Q: I have a tenant who is overdue with the rent on shop premises I own. I am now considering instructing bailiffs to seize goods from the premises to cover the rent arrears. Do I need to be aware of any specific legal issues in this respect?
A: Currently an ancient self-help debt recovery solution known as the right of distress gives commercial landlords the right to recover rent arrears without going to court, by instructing bailiffs to seize, impound and sell tenant owned property held at the premises. However, from April 6th 2014 ‘distress' is scheduled to be replaced by a new procedure called Commercial Rent Arrears Recovery (CRAR).
As with the current procedure CRAR limits the types of goods that can be seized and sold. It applies only to commercial premises and only where there is a written lease. It may not be used where premises comprise both residential and commercial occupancy under the same lease.
At least 7 days arrears must be owed before CRAR can be exercised and then a 7 day notice of intention must be served on the tenant. The notice must be indemnified and served by a certified enforcement officer who similarly must attend the premises to seize the goods following expiry of the notice period. If however the landlord suspects that the tenant may remove goods from the premises to avoid seizure, a court order may be applied for to reduce the notice period.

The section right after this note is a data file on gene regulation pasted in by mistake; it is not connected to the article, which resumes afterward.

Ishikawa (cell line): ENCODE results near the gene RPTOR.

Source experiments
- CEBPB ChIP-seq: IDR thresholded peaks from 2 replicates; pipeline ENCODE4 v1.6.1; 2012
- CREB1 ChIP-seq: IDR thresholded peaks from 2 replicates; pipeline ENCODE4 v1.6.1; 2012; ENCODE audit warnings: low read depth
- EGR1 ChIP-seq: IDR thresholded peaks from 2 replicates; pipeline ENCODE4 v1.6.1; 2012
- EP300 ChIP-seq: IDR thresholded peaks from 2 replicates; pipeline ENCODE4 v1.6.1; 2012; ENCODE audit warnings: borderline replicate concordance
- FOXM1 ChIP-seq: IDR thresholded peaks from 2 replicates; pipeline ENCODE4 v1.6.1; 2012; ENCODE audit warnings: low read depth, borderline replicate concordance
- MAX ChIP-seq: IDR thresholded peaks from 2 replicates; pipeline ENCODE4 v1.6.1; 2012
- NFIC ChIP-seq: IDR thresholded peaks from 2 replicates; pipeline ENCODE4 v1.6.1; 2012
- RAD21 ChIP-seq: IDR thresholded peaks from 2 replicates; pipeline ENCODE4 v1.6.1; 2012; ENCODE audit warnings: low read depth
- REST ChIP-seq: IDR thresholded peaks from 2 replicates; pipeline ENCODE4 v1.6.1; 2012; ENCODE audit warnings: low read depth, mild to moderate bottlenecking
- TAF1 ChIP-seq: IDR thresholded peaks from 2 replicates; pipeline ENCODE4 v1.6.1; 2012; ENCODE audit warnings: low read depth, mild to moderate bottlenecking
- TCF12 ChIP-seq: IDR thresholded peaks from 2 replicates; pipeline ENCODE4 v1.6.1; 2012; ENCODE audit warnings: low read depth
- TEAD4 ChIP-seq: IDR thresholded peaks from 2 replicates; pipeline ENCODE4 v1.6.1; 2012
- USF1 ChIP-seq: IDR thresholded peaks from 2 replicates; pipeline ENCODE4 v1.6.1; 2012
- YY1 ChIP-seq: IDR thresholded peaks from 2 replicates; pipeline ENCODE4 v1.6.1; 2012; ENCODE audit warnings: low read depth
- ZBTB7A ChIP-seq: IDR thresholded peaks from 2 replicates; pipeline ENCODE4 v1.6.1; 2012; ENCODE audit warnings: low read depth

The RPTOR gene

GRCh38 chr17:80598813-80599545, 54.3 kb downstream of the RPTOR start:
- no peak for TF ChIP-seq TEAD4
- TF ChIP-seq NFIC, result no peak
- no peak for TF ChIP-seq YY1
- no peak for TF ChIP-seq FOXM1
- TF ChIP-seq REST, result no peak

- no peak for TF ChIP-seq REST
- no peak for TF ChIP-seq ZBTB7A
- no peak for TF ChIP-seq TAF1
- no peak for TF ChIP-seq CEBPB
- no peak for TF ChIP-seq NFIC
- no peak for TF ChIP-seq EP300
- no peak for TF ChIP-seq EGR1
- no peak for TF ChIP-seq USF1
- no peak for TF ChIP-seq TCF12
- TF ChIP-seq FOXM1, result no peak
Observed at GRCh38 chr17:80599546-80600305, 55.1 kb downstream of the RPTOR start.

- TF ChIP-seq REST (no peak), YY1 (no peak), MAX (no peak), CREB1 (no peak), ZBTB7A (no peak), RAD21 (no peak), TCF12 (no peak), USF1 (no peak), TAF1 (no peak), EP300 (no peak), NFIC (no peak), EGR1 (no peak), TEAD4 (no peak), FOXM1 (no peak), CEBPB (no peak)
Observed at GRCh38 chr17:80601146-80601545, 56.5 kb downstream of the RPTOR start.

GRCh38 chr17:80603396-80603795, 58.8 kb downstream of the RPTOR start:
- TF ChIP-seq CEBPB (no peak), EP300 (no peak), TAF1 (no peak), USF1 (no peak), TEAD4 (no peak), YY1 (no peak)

CRAR requires that entry to the premises must be through a door or other usual means of access. Following the seizure of goods the landlord must provide a valuation of the items to the tenant and serve a further 7 day notice in respect of selling them.
It is important to note that the above is only a basic overview of CRAR and you should seek expert legal advice before taking any action to recover rent arrears.